swell was building. We returned to Tonga Island where the low tide put the fabulous seal nursery out of reach but we had fun rock gardening in the swell. Our next landing was at Mosquito Bay on another stunning sandy beach with a beautiful outlook towards the sea. The flood tide rose quickly over the shallow beach and while we had a drink and a bite to eat, we repeatedly pulled our kayaks to safety! Andy provided the floppy Frisbee that he found on the roadside many moons ago. What a weapon! It flies so well yet is so soft to catch and so forgiving – just like its owner, pancake Chef Andy. Back in kayaks we left the comfort of mother sea and paddled up the Falls River to see the swing bridge and the crossing that trampers use on their overland route. Give me the sea kayaking option any day! Bill and Phil (the flower pot men from Hamilton) wandered over rocks towards a waterfall. Oops! Here is a tip for kayakers – remember to tie up your kayak where water levels can change. They were lucky this time but let’s face it, they had a big back up crew! Salt of the earth Jim Walker left his kayak, clambered up a steep incline and took a group photograph from the swing bridge. He will soon be paddling around Stewart Island with Andy Blake. With Jim back in his kayak we returned to the rivers’ calm, hot estuary for lunch and an attempt at kayak gymnastics. Just over the sand dune behind us the SE swell was building and the wind was a steady 10-15 knots. Andy, Harvey, Jim and Tony enjoyed rolling practice before we headed for the next camp site at Anchorage. En route we paddled up the Torrent River on an outgoing tide and

breeding colony. There were seals everywhere. Naturally we kept a respectful distance until we found an empty pool waiting to be explored. Quickly baby seals left their mothers and came to explore us. Within a few minutes, streams of bubbles rose to the surface as the babies glided beside and under the kayaks. Soon they were climbing on to kayaks to investigate humans. One baby seal waddled up the front deck of Michelle’s kayak, took the bailing sponge, dived over one side and popped up the other. The Penguin paddler retrieved her intact sponge. The mothers first watched, then ignored us, while their babies played. More than fifty dolphins then appeared and were seen at close range by some of us. We reluctantly left this truly beautiful scene and headed for Shag Harbour where nesting and resting Shags were everywhere. Shagadelic!! On the flood tide we paddled into a stunning inlet and met more baby seals who were playing in the warm shallow water. There were penguins and jellyfish and the scenery was drop dead gorgeous. Wow, what a day! Our next night was at Onetahuti Beach’s fabulous camp site. It too had fresh water and flush toilets. We were tired, relaxed but Cleopatr a’s Pool Know the he very happy after another is well w ight of orth the wayo brilliant day on the water. lkur . vehicle an d load. A couple of light showers during the night helped to cool us down. Sunday 4th April the weather report indicated that a SE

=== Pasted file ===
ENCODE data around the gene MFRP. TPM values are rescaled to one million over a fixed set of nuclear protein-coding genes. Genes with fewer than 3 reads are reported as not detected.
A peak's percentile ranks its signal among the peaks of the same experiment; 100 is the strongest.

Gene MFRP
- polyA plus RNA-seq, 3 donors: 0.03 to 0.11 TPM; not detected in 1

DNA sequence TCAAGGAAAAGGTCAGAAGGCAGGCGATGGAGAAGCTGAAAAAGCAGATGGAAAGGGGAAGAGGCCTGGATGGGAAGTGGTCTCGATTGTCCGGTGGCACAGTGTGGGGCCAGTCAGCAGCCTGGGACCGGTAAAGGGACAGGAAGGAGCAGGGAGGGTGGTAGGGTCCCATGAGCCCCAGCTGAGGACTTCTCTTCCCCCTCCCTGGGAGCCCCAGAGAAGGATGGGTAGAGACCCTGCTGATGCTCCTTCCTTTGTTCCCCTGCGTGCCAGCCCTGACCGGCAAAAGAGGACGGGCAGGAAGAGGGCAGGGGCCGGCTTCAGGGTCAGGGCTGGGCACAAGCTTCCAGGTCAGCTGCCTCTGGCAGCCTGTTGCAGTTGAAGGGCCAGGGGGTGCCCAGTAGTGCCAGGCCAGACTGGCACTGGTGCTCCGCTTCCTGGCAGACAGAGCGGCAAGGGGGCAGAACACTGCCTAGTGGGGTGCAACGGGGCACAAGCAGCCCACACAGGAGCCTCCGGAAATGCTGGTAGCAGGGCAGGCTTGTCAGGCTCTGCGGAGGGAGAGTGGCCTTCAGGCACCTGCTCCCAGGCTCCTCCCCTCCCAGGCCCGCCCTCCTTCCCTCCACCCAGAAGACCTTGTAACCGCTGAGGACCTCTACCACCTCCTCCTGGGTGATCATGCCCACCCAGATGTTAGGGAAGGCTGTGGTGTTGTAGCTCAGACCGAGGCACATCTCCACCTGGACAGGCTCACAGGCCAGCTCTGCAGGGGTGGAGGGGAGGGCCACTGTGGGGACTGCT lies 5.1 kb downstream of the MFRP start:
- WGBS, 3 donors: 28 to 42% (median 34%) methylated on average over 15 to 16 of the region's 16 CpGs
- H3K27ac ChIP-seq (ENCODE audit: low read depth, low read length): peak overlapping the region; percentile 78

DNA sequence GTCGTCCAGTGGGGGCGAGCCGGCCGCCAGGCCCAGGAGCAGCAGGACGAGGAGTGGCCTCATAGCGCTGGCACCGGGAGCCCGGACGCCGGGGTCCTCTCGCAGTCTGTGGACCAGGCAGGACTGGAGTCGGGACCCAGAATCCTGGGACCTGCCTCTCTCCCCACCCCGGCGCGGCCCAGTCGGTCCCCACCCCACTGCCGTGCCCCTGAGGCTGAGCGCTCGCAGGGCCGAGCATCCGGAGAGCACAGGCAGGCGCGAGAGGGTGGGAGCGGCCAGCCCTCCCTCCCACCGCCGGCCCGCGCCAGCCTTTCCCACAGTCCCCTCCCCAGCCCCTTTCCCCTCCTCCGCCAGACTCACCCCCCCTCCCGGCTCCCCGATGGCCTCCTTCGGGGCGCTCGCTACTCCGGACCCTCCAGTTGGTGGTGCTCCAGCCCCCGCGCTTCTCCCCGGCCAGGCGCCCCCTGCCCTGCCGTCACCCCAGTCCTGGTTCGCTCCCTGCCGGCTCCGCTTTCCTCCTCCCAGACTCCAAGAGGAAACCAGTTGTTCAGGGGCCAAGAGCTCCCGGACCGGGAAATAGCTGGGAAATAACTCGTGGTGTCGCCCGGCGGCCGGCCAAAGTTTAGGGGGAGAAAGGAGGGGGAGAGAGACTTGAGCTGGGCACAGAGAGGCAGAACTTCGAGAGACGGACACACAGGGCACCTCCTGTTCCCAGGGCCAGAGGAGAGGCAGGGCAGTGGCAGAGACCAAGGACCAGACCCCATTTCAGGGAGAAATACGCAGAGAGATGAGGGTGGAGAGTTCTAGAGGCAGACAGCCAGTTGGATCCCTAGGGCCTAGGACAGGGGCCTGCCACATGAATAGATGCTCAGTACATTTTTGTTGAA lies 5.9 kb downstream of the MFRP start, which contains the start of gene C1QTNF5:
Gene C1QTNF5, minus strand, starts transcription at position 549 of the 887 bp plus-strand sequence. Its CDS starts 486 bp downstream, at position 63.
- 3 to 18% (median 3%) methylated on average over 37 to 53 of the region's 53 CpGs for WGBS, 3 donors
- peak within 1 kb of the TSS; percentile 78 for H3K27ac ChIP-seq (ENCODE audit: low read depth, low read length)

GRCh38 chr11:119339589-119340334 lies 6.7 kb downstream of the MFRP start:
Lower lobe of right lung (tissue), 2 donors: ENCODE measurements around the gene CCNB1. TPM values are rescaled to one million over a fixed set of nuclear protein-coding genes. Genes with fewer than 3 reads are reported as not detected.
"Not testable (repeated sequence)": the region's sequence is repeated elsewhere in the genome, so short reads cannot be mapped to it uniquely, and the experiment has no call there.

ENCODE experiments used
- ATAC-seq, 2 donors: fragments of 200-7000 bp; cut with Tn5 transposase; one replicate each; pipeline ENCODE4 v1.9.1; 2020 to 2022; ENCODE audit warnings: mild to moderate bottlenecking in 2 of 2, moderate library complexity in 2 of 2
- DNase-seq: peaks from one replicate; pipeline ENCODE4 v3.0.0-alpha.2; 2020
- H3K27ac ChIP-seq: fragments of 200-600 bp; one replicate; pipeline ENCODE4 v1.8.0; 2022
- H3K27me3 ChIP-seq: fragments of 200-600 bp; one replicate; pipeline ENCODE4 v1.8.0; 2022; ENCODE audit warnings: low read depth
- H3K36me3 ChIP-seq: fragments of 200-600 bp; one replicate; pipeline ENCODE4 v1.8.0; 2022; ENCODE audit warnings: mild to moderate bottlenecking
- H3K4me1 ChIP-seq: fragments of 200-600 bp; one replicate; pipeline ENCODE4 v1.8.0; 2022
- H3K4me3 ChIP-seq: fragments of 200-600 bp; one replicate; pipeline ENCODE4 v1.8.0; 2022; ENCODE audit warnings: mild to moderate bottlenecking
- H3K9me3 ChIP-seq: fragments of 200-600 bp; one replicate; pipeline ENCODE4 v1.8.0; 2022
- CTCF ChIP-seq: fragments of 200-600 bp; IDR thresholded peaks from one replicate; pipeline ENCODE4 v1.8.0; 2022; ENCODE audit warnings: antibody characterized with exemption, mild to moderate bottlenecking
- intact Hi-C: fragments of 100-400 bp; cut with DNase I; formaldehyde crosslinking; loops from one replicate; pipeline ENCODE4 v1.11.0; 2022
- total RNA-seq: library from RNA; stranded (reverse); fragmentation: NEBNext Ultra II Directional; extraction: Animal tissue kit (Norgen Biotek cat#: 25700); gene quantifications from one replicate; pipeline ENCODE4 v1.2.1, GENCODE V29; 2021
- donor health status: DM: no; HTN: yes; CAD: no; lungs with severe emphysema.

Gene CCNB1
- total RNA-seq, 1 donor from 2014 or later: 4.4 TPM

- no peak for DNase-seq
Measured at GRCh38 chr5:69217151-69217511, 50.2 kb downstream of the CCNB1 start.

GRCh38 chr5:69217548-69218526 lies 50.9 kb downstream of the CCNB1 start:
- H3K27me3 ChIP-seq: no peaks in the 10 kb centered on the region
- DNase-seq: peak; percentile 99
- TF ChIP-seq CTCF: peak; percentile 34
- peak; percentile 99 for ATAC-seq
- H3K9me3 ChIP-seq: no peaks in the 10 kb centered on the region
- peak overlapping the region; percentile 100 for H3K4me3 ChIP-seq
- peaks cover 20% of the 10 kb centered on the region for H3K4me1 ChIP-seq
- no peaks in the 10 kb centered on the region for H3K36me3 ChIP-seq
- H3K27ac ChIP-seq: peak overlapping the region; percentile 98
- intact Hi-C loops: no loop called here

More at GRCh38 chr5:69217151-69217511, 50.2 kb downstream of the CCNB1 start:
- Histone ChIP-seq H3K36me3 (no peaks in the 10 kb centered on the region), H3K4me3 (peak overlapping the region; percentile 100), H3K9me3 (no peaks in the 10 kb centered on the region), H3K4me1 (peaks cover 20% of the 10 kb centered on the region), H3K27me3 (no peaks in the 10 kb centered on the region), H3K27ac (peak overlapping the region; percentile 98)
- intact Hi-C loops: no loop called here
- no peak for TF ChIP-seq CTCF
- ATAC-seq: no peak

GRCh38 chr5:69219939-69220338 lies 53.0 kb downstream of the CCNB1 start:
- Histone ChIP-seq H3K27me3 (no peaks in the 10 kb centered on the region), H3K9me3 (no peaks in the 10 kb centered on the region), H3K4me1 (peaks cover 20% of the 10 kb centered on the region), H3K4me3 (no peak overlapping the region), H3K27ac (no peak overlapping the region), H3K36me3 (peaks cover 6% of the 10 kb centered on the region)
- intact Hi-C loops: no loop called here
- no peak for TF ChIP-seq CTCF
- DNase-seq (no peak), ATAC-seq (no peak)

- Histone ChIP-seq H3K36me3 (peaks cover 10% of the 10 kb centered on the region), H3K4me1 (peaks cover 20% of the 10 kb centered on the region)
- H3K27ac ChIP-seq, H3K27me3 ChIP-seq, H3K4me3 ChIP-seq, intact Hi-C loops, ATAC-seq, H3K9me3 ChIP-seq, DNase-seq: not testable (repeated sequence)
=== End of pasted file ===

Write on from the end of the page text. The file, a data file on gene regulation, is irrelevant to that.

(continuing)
ISSUE FIFTY Five • 2010